Hats off to the mothers of young children!

I took a trip down memory lane this weekend and nearly did myself in during the process!

I agreed to care for my two young nephews for five days while my sister was away. The boys are four and seven… big eyed, enthusiastic little fellows with whom I love to visit.

And for five days I took a trip back into the reality of parenting small children. Now that my sister’s back I need a day or two to rejuvenate, catch up on sleep, rub lotion into my elbows and knees (rug burn from crawling), and wipe off the furniture.

It’s amazing how quickly we forget.

So, to those who are spending their days, all day, every day, weekdays and weekends, nights too, with small children… give yourself a pat on the back and accolades for your soul. It’s the most important work you’ll ever do. And the hardest. And if it was the easiest job around, there’d be a much longer lineup of people wanting it.

It was an amazing experience to receive these two fellows, their knapsacks stuffed with activities. A large basket of Brio train parts. Videos. Nintendo (how do I hook that up, I wonder?). Books. Art supplies. Paper. Homework assignments that must be done. Letters from the teacher.

I’d forgotten.

I’d also forgotten how good it feels to have a little voice yelling Aunty Donna, can I have a banana? Aunty Donna, can you put in this video. Aunty Donna, why did the dog just throw up on the rug?

Friday night was special… we made drawings, watched a Thomas the Tank Engine video, read books, did spelling homework, enjoyed dinner, loaded the dishwasher, washed up the pots, put them away… all the while answering at least a thousand questions. And then, we rifled through my teenage daughter’s stuffed animals to find two snuggle bunnies for sleep time. I snapped off the lights and went immediately to my home office to clean up some income tax work that my accountant has been begging for. I went to bed around 1 am.

The little, bright-eyed, bushy-tailed nephews were up with the dawn… about 6. And we were off to plan a picnic and a trip to Springwater Park… with the dog. This was extremely ambitious of me, but we had breakfast and dishes done, picnic packed, kids in boots and coats, and the car seat loaded into my van, buckled in, dog in back, back into the house for a poop sack, back into the car, and off to see the wildlife at Springwater Park.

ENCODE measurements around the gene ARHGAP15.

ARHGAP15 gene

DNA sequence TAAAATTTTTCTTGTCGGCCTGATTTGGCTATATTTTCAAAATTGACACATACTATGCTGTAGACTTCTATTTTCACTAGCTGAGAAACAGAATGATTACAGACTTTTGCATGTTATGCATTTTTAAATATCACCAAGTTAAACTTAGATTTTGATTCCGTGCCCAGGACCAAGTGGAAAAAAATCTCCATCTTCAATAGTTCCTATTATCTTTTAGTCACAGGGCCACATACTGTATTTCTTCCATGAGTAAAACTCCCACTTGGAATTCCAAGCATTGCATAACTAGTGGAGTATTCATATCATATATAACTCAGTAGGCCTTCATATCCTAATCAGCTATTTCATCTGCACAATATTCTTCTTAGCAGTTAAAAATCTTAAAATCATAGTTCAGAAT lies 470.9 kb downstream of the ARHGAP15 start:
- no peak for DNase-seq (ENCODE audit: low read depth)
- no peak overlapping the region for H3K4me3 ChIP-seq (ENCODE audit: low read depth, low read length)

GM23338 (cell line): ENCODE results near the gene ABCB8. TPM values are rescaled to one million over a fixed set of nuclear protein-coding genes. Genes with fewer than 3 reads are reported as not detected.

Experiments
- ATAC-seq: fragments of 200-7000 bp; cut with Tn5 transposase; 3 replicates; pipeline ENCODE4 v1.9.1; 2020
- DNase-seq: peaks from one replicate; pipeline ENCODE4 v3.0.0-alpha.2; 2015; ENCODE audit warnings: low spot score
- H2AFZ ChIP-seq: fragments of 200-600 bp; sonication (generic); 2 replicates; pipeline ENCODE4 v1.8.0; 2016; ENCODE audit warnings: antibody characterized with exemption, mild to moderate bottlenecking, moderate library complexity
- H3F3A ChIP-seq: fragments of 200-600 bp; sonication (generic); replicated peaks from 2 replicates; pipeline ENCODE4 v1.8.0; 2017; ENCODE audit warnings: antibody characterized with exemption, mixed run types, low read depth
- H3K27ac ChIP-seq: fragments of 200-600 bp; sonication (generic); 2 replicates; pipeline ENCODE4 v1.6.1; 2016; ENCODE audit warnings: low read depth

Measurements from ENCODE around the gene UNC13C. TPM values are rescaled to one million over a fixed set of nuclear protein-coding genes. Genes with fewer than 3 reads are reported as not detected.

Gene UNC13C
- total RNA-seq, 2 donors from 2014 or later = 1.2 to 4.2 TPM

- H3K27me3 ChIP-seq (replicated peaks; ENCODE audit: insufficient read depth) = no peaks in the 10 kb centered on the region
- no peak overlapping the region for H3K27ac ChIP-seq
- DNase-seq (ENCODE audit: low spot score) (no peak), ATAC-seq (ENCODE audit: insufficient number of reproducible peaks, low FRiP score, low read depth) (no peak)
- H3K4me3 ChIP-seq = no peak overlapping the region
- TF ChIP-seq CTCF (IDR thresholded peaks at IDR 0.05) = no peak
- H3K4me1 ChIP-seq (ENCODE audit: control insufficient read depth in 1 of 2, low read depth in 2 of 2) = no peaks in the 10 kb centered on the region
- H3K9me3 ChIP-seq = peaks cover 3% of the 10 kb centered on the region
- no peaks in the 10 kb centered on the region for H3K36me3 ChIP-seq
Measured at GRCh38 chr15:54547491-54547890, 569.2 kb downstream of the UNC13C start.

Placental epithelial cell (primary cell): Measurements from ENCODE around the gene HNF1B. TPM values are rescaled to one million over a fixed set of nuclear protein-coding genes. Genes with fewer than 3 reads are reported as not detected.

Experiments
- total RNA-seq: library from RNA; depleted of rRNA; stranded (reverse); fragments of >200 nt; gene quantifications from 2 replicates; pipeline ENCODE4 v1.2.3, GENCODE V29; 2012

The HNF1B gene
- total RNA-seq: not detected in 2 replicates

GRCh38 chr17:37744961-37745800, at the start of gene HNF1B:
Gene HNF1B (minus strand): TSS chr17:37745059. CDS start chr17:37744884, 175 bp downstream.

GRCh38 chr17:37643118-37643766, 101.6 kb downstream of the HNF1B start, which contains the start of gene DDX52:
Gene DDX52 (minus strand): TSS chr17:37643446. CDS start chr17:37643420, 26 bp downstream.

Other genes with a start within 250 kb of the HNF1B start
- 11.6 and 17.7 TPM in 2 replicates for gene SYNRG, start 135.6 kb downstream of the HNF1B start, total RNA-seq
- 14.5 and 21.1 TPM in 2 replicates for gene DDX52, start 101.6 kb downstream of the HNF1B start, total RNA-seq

The kids played on every piece of playground equipment, visited the deer, the foxes, the bear, the owls’ cages, the beaver, raccoon, porcupine, swans, wood ducks, mallards, eagles, turkeys with each animal raising at least a dozen questions. Their eager thoughts, their ability to process, the challenge of keeping answers simple, my growing enjoyment of their ideas and energy… the day just flew by. Or so I thought. We’d had our picnic. We’d played on everything. We’d found a huge tree to climb. We’d taken pictures. As we walked around the swan’s pond, the boys were blowing bubbles from their little bubble bottles I’d picked up and I thought to myself, “boy, this day has sure sped past! It must be nearly 4 o’clock!”

I looked at my watch.

It was 12:20. Noon. I felt I’d lived a lifetime.

Do you know how many times a day, on average, that you buckle and unbuckle a seatbelt for a child? Do you know how many questions get answered? How many behaviours are commented on? How often you re-direct? Do you know how long it takes to buy a stamp when you unbuckle two kids, get them out of the car, watch as they comb the aisles of Mike’s Milk, wanting this treat or that, keep an eye on them while you line up for your stamp, buy your stamp, mail your letter, and put everybody back into the car? Each little thing takes a long time. I’d forgotten that.

It was a wonderful five days for me. For lots of reasons. It’s given me time with two little people who have just moved back to Canada, who until now I’ve spent very little time with. It taught me the importance of slowing down. It reminded me that children see the world through the best eyes… eyes of unconditional acceptance, without judgement, without anger. Their approach is unconditional, unpretentious, unaffected. Their delight is in everything… whether it’s the call of a turkey that they can imitate, or their wonder in being able to actually touch a wild thing like a deer. Children make you slow down. Children make you experience their wonder in being able to fill a bag with sand with a found cup, lug it home and create their own Jurassic Park in an aluminum roasting pan. Children remind you that money isn’t what brings experience; it’s time and questions, and answers, and hugs and loving.

For my teenage daughter, our youngest child, who’s long been able to attend to herself, the weekend was a solid look-see about how much work it is to care for young children. And as I watched her and her friend with their incredible emotional generosity with these kids, I felt very happy.

This experience reminded me that the energy put into raising teenagers is emotional energy, emotional commitment, intellectually stimulating and argumentative.

The energy put into raising little kids is physical. And emotional. Two little fellows, curled up watching a movie about geese and a little girl, content to be with each other, relying on each other in mom’s absence… what a wonderful gift to share.

Thanks, Josh. Thanks, Jesse. And thanks, Pam, for sharing them with me.